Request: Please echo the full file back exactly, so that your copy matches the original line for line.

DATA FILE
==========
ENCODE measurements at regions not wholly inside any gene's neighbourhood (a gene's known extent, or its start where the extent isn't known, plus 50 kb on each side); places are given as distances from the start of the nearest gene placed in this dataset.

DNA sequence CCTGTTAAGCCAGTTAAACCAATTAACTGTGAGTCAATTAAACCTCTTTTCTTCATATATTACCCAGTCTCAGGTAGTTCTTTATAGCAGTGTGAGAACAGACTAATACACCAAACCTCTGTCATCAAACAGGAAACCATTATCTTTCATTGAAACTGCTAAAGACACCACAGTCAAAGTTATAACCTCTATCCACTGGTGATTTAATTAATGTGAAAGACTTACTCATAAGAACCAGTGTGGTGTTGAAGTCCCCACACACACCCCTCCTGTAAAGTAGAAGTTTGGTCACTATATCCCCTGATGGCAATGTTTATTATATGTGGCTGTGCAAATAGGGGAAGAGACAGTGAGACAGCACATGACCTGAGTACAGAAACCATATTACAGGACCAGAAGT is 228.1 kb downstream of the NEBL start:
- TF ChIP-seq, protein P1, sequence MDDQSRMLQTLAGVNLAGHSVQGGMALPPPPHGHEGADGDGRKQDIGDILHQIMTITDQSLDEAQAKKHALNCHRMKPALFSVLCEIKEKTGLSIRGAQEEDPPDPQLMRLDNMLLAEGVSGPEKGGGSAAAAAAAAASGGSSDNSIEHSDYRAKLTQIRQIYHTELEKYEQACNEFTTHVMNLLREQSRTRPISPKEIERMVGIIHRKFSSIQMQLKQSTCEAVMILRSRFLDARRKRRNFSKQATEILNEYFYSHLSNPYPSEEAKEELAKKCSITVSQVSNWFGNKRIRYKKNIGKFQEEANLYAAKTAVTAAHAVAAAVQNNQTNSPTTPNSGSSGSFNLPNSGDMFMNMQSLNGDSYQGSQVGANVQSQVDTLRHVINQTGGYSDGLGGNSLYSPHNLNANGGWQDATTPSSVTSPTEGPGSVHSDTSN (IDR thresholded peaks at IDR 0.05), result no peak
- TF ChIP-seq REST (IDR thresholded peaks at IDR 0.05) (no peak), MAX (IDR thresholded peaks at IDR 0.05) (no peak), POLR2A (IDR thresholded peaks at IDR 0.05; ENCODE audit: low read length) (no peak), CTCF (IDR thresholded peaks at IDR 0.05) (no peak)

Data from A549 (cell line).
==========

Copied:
ENCODE measurements at regions not wholly inside any gene's neighbourhood (a gene's known extent, or its start where the extent isn't known, plus 50 kb on each side); places are given as distances from the start of the nearest gene placed in this dataset.

DNA sequence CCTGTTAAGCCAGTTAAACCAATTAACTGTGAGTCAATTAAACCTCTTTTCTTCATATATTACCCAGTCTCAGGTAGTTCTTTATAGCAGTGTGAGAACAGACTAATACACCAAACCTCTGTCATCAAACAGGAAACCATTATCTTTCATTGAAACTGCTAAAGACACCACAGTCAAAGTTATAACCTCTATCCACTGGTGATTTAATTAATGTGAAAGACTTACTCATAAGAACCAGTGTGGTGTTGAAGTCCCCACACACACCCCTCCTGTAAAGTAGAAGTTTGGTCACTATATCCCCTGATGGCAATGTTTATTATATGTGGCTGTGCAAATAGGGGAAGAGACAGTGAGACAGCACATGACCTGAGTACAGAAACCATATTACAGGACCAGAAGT is 228.1 kb downstream of the NEBL start:
- TF ChIP-seq, protein P1, sequence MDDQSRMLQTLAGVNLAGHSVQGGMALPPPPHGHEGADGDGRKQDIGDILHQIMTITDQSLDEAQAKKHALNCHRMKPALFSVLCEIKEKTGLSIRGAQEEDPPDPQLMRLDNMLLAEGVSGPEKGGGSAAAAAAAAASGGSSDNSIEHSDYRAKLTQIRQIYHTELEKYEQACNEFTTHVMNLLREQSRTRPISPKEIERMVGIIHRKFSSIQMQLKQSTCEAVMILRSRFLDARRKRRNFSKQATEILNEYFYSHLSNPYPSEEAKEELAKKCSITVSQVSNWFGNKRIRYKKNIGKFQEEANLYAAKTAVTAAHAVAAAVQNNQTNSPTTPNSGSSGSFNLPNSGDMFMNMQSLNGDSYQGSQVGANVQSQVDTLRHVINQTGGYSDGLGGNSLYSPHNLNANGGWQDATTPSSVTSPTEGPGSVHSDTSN (IDR thresholded peaks at IDR 0.05), result no peak
- TF ChIP-seq REST (IDR thresholded peaks at IDR 0.05) (no peak), MAX (IDR thresholded peaks at IDR 0.05) (no peak), POLR2A (IDR thresholded peaks at IDR 0.05; ENCODE audit: low read length) (no peak), CTCF (IDR thresholded peaks at IDR 0.05) (no peak)

Data from A549 (cell line).